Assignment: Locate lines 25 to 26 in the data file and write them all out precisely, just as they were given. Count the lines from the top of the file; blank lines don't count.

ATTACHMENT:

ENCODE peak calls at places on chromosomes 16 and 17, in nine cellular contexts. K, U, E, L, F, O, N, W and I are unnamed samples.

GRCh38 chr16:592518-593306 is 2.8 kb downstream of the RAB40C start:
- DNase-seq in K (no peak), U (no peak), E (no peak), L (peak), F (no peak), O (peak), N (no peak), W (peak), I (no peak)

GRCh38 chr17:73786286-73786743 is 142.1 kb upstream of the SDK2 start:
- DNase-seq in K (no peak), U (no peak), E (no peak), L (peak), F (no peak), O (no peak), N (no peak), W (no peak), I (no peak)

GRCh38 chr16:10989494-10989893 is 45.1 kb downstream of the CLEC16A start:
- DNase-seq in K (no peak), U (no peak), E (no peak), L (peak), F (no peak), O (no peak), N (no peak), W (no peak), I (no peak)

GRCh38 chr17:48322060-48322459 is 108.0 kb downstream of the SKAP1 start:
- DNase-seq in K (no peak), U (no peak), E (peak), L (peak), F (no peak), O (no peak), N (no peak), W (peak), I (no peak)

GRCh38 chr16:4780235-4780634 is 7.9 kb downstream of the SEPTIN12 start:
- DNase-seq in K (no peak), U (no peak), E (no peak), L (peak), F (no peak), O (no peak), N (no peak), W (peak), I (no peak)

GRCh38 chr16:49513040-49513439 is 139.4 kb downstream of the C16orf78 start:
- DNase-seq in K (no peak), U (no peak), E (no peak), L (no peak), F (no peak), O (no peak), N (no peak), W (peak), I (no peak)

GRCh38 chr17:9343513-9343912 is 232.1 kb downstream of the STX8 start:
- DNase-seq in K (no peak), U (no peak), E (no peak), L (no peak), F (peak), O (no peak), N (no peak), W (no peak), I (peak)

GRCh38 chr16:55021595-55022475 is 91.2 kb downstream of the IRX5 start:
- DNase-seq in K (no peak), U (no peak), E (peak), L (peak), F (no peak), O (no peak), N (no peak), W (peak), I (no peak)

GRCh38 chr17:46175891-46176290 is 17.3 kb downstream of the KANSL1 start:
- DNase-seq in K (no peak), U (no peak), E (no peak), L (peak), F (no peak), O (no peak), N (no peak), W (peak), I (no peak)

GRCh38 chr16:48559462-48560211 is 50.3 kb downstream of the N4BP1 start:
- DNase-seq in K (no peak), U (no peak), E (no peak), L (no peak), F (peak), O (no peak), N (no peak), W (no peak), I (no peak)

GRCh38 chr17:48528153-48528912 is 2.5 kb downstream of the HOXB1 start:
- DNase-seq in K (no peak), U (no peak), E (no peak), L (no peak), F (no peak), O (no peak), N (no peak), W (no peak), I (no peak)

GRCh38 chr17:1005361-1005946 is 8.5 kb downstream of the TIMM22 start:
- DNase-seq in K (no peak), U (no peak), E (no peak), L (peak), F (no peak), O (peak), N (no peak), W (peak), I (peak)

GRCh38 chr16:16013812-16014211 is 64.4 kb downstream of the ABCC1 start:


- DNase-seq in K (no peak), U (no peak), E (no peak), L (peak), F (no peak), O (peak), N (no peak), W (peak), I (peak)

GRCh38 chr16:16013812-16014211 is 64.4 kb downstream of the ABCC1 start: